Class Order CO 09/425 Share and Interest Purchase Plans (Class Order), which was released by ASIC in June 2009, has increased the value of securities that can be issued to a security holder under an SPP without prospectus or PDS disclosure to $15,000 in a rolling 12-month period. The previous limit was $5,000 per security holder per year.

The Class Order allows custodians who hold securities for multiple underlying beneficiaries to apply for more than $15,000 worth of securities under an SPP, provided that the custodian meets certain conditions (including the provision of a certificate) and applies for no more that $15,000 worth of securities for each beneficiary in the relevant 12-month period.

ASIC Regulatory Guide 125, which accompanies the Class Order, provides that a second level custodian (ie a custodian that is a client of the first-level custodian, such as an investor directed portfolio service (IDPS) operator), cannot accept share purchase plan offers for each of its clients. This is seemingly at odds with a statement in the Explanatory Statement to the Class Order, which indicates that ASIC’s intention was to enable participation by ‘retail investors…who own shares or units through investment platforms (such as master trusts)’. Also, second-level custodians are not expressly dealt with in the Class Order.

Accordingly, a number of recent issuers have obtained what has quickly become a fairly standard ASIC exemption to enable second-level custodians to participate in SPPs. The standard instrument works by largely restating the Class Order, inserting definitions for ‘IDPS’, ‘IDPS contract’ and ‘operator’ and incorporating a paragraph which provides that, in circumstances where an SPP involves a custodian offer and securities are held through an IDPS by a custodian, then the instrument will apply as if:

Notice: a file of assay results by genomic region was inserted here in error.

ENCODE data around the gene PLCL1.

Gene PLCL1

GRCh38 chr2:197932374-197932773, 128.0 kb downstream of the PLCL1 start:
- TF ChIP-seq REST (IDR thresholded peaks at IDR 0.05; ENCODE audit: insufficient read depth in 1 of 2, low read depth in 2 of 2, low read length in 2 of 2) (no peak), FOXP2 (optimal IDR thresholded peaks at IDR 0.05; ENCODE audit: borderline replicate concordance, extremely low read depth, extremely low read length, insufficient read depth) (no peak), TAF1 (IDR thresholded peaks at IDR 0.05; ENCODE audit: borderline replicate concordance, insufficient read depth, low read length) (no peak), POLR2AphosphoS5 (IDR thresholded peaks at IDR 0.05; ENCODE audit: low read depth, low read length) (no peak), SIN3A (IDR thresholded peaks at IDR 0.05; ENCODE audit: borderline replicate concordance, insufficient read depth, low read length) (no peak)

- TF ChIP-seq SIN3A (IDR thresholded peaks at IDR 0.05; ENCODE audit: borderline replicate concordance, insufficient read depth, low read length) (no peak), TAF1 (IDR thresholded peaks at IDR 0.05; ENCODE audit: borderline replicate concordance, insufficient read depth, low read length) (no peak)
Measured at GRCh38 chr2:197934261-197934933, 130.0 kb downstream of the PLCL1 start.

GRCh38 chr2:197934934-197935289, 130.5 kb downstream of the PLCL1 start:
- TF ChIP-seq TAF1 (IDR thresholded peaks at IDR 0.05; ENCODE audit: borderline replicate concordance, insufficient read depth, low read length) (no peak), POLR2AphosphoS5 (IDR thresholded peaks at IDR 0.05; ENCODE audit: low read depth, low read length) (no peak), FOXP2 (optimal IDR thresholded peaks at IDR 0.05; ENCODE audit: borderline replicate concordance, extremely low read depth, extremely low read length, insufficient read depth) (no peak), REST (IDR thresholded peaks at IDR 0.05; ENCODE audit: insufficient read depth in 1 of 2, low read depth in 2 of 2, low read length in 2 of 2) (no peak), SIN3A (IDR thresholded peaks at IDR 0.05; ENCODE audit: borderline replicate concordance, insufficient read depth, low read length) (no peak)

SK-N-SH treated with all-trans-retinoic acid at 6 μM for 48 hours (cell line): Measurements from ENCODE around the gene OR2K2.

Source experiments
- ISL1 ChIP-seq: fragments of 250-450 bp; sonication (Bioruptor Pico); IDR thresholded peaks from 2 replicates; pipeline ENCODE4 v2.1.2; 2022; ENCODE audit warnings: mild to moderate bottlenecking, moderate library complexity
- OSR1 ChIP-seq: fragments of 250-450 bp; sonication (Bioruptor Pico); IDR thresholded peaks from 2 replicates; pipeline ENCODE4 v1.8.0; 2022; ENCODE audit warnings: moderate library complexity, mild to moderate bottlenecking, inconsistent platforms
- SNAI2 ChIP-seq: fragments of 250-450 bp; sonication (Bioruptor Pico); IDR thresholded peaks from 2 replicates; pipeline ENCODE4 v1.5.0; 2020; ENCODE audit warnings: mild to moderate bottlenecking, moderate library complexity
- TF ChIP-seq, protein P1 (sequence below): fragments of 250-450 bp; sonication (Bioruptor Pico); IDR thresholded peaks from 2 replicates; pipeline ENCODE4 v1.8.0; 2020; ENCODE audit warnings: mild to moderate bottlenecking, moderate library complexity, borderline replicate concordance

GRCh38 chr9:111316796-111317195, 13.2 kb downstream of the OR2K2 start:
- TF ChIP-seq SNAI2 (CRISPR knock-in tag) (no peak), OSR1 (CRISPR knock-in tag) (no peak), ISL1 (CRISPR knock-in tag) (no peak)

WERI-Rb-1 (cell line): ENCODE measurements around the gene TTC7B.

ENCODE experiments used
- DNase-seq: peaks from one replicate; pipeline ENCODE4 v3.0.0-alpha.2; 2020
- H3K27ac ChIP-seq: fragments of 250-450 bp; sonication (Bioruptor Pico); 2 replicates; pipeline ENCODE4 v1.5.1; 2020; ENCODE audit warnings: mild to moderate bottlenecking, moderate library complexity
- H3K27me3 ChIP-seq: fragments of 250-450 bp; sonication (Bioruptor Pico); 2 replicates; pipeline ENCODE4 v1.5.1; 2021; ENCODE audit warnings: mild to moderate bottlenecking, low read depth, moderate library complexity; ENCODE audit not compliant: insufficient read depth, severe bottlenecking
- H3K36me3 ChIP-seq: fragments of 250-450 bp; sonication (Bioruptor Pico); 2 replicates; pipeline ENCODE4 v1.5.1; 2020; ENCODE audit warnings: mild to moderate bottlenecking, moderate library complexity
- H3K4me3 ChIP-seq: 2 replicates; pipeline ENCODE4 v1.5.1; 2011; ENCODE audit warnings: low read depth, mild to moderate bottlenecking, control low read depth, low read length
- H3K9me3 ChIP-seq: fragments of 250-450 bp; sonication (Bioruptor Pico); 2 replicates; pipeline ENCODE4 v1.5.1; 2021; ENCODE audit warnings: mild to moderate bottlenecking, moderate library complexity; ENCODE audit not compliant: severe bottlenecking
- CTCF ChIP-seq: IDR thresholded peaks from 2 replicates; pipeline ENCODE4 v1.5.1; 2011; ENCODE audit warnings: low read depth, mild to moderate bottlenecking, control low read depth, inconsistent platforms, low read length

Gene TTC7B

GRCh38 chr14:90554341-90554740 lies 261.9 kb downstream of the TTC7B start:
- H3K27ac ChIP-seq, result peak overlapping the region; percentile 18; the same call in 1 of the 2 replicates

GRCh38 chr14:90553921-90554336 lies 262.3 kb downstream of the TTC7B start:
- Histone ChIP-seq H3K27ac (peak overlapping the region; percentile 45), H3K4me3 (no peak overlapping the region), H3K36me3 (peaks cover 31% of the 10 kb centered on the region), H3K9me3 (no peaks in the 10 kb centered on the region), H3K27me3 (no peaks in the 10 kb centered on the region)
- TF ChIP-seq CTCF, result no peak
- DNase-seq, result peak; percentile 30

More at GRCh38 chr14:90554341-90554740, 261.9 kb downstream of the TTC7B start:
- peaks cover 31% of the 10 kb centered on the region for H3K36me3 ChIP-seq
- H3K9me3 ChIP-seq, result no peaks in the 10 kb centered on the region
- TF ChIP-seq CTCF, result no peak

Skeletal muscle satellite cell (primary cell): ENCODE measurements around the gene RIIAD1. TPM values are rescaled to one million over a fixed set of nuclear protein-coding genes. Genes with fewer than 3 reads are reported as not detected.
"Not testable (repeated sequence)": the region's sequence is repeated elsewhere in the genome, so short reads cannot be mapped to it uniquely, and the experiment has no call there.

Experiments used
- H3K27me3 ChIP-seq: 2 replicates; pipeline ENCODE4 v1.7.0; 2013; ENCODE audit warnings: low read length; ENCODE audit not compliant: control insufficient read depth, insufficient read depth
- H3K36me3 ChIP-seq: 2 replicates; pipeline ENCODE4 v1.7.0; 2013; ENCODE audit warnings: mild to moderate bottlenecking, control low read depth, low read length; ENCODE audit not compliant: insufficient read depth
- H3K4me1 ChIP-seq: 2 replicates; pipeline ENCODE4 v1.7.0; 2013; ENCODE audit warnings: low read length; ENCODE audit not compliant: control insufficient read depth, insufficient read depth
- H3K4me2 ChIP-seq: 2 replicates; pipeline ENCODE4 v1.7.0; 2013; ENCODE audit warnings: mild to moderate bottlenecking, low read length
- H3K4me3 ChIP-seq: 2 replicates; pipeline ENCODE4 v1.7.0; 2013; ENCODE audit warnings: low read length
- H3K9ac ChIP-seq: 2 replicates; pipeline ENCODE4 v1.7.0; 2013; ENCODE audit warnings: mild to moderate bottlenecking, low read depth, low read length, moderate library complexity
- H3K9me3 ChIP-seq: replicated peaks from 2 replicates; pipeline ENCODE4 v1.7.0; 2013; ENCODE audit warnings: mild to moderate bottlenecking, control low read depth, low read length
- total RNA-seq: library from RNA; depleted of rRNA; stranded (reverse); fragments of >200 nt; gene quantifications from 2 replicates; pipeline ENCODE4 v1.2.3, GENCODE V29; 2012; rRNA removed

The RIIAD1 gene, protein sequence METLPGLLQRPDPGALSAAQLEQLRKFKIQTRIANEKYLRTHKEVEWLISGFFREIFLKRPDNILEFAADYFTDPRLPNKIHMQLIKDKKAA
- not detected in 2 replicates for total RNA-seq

• the custodian holds the securities on behalf of the IDPS client, and
  • an instruction given by the IDPS client to the IDPS operator to acquire securities under the SPP be treated as if the instruction is given to the custodian itself, and
  • any shares applied for by the custodian as a result of an instruction from an IDPS client were applied for on behalf of the IDPS client.

ASIC has also recently granted relief to enable the custodian’s certification in respect of an IDPS client to be by conduct of the underlying IDPS client rather than the provision of an actual certificate by the custodian. The granting of relief in this instance is not an indication by ASIC that as a general policy matter ASIC supports the concept of certification by conduct.

We understand that ASIC intends to consider broadening the Class Order to deal with the second level participation issue and to review the broader policy issues around certification by conduct.